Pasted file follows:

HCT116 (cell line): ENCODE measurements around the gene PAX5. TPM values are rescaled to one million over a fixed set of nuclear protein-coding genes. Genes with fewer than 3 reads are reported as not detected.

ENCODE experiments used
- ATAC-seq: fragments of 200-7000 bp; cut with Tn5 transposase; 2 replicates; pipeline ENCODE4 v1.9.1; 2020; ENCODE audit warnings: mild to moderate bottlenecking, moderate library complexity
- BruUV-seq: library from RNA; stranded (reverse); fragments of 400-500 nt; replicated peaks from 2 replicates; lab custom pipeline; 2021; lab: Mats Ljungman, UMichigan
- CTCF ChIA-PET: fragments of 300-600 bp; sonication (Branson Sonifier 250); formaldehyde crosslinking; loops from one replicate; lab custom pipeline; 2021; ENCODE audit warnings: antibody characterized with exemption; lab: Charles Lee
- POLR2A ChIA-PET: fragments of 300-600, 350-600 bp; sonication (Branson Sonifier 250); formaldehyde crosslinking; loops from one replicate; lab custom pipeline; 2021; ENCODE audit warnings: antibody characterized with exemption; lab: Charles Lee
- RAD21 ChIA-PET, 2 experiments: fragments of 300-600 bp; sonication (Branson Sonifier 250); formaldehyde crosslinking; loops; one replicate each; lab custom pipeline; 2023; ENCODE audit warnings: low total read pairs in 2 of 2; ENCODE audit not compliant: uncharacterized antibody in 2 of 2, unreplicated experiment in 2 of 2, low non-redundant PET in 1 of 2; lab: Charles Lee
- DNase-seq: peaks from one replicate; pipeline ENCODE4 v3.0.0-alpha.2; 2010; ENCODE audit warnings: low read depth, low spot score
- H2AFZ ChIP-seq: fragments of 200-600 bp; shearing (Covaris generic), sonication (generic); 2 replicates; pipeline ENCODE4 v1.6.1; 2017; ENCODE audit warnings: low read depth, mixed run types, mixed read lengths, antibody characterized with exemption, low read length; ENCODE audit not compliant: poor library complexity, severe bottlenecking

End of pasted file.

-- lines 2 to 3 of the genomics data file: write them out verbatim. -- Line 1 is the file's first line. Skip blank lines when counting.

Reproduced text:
ENCODE experiments used
- ATAC-seq: fragments of 200-7000 bp; cut with Tn5 transposase; 2 replicates; pipeline ENCODE4 v1.9.1; 2020; ENCODE audit warnings: mild to moderate bottlenecking, moderate library complexity